News item

Urumqi - by Jules Frints

Urumqi, September 14, 2016

We woke up in Kuitun with an extensive breakfast, and left on our way to Urumqi. First things first, we had to get new diesel for our vans. We went to the gas station, where the passengers had to get out of the cars and our guide had to open the barrier gate with his identity card. While we were filling up our vehicles, a police car arrived. And then one more, and another one. At the same time, our first vans started to leave the gas station and waited for the rest. The street started to get clogged with STORM vans and Chinese police cars. The policemen gathered around our motorcycle, and talked to team members and our guides.

What was the problem? Apparently, the Chinese authorities noticed that our guide used his identity card seven times to enter the gas station. Because this was unusual, they sent some police. Which apparently translates into sending one police car per STORM van. It took quite some time to convince the policemen we could go again, they had to wait for their commander to talk for us, but eventually we were free to go again.

After the event at the gas station, we drove on over the Chinese highway. Although we expected to have many police stops, there was only one, which we easily passed.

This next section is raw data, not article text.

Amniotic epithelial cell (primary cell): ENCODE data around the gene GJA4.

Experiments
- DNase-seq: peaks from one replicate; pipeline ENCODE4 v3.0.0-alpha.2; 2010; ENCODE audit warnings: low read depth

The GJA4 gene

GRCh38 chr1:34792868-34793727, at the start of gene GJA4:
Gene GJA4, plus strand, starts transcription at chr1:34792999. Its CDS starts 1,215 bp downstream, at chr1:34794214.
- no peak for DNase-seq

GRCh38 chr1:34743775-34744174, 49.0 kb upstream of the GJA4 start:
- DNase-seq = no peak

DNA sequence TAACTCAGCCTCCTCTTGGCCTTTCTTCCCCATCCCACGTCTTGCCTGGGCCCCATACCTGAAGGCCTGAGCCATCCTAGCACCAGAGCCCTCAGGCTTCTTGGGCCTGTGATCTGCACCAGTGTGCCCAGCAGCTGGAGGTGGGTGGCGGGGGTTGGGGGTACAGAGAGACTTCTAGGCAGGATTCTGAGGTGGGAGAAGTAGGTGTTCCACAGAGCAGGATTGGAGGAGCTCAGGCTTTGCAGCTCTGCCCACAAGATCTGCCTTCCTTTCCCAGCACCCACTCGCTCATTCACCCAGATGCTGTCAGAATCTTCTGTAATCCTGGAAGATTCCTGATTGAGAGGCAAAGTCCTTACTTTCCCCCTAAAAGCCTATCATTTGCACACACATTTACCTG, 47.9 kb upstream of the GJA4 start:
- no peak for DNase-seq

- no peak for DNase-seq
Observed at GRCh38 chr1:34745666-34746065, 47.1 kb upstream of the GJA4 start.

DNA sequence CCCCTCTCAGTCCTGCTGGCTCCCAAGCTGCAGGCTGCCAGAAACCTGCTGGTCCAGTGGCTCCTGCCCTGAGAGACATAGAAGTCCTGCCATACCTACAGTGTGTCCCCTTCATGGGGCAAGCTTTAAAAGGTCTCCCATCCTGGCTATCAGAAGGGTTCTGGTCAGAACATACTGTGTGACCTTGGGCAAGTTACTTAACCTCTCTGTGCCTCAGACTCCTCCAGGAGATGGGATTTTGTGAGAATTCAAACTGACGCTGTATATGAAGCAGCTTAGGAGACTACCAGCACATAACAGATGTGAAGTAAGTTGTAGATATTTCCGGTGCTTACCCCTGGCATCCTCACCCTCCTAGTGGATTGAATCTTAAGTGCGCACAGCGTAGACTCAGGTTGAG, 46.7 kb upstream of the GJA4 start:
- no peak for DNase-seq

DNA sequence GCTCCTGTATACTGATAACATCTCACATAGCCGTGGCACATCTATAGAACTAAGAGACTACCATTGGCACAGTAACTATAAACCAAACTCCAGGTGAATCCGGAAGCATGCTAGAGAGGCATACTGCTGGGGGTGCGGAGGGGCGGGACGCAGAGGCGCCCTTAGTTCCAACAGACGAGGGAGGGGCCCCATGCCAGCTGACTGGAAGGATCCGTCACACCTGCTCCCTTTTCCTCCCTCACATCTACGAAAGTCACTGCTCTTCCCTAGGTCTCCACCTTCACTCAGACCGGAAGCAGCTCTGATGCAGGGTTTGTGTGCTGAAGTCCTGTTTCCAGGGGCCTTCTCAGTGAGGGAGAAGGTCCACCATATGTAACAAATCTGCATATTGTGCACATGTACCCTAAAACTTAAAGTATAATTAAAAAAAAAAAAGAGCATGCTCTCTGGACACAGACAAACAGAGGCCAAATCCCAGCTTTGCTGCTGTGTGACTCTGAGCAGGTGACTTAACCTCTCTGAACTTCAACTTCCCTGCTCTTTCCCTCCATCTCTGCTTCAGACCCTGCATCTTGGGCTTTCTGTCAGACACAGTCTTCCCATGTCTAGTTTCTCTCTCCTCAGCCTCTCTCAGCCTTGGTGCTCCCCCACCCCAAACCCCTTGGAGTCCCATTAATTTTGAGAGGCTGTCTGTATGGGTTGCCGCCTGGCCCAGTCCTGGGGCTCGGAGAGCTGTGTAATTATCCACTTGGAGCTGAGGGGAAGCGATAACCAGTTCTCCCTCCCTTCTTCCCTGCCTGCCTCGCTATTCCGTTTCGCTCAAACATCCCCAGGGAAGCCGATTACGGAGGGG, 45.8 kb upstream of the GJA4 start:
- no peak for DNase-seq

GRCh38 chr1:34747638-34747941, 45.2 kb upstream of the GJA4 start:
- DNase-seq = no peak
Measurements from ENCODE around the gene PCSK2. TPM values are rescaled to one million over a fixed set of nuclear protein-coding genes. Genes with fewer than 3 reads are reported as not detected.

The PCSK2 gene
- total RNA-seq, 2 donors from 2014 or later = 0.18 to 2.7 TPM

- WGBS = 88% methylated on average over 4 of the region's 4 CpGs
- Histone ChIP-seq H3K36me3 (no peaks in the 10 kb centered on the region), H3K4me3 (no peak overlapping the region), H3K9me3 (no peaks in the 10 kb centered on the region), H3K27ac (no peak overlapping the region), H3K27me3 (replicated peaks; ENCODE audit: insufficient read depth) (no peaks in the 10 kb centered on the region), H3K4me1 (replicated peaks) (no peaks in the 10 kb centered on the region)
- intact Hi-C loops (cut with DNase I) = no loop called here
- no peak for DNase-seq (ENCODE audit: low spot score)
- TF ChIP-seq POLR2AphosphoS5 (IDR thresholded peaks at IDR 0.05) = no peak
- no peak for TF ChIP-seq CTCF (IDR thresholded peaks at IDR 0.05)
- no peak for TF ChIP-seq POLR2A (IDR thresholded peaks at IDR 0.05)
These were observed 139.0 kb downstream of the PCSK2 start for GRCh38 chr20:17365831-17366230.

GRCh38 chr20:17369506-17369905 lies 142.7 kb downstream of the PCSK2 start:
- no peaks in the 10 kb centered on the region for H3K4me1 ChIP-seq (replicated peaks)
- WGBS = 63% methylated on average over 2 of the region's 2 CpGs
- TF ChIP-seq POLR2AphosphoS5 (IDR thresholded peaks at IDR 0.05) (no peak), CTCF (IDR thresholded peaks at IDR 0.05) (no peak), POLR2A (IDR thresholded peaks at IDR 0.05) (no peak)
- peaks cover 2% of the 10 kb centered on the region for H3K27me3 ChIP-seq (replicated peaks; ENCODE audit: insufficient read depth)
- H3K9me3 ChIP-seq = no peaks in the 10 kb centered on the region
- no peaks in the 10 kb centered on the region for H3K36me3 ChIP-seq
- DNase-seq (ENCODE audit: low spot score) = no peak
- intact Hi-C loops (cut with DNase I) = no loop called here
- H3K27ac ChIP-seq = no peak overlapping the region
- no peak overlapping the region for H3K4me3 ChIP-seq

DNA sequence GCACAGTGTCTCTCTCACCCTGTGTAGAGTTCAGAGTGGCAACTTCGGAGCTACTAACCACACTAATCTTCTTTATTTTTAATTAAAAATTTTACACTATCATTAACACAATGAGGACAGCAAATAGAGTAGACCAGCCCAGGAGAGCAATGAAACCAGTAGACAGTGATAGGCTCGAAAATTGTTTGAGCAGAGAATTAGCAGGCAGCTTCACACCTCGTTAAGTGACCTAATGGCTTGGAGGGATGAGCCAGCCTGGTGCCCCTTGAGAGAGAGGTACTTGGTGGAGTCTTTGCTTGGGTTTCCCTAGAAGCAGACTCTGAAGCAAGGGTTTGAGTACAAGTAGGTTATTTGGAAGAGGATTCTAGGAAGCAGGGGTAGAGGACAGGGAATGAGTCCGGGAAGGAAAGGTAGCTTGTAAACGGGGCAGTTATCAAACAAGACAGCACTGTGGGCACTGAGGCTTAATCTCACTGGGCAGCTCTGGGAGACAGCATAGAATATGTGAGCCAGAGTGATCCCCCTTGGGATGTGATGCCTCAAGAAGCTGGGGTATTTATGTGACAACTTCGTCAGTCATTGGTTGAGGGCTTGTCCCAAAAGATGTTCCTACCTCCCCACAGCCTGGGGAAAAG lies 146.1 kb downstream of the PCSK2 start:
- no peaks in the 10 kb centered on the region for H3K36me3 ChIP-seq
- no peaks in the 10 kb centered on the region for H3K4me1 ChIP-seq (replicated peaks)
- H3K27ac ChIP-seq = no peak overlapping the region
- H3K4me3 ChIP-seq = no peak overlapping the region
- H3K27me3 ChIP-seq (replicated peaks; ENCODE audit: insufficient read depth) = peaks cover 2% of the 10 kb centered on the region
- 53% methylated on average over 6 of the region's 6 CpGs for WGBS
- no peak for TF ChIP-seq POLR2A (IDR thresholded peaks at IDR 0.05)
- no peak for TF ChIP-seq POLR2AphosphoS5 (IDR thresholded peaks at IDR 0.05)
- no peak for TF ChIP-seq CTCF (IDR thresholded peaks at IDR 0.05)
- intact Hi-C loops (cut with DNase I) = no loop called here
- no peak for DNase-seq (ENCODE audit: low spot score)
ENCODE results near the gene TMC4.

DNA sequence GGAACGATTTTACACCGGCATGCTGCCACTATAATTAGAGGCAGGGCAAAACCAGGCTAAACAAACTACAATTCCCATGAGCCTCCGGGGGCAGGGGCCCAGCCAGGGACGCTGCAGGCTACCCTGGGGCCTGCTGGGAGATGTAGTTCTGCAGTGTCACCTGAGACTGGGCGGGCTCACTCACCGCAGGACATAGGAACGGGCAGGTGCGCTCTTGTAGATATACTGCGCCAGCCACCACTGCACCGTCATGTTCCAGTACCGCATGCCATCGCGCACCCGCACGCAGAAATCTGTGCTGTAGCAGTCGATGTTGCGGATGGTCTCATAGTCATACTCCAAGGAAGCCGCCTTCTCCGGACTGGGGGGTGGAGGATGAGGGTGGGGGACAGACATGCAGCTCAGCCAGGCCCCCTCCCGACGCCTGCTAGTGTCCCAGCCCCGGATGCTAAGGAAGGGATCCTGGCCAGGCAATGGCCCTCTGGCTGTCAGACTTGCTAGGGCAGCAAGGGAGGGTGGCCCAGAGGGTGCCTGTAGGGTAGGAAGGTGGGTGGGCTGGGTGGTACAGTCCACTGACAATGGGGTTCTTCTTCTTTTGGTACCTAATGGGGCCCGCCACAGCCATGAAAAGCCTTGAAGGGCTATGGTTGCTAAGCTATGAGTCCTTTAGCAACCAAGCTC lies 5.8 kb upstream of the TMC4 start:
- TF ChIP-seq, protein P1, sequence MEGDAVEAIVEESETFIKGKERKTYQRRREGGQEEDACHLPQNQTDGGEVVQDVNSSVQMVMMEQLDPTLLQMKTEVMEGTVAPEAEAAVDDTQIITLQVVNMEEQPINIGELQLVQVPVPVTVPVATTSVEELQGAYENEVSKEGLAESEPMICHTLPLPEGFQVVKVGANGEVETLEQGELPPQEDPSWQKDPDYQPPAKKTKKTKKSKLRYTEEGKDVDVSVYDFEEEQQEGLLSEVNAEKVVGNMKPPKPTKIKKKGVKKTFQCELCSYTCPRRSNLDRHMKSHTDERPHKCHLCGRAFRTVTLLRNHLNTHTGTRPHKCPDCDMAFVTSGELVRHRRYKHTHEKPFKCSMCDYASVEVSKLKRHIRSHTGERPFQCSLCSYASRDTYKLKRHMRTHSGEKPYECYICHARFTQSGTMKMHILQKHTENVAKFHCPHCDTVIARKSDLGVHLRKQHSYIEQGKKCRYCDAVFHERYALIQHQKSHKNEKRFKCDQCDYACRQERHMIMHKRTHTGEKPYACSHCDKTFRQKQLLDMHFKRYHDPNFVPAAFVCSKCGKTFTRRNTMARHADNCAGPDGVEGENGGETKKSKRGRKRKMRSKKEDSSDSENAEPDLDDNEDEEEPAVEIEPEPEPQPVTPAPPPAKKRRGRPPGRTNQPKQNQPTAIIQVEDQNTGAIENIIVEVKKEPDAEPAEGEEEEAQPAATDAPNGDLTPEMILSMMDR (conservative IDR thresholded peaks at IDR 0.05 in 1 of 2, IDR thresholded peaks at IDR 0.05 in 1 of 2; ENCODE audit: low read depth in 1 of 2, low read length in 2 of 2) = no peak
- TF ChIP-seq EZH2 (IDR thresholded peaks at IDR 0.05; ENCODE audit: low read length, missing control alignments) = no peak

In Urumqi, we originally had a nice hotel planned somewhere in the city. There would be a great workplace as well, so that we had the opportunity for major maintenance. After all, we had two nights in Urumqi. Unfortunately, we couldn't stay there anymore. The large international summit in the city was relocated to the building next to our sleeping location. No foreigners were allowed in the city center anymore, and there were no alternatives to sleep within the city. Therefore, we had to move to a location a bit outside the town. This was a large resort, where rich people could buy a large villa for their vacation. That is, in the future – now it was unfinished, except for the reception, where we could use Wi-Fi and the toilets. We could sleep in the construction shed, although the beds had to be out before 10 o' clock in the morning because the workers then had their breakfast there. A garage box became our workplace, after three Chinese workers cleaned it from dust. Battery charging was located in one of the empty, dusty villas. We dined in front of the pool, our view being the sunset in front of a park of empty villas.

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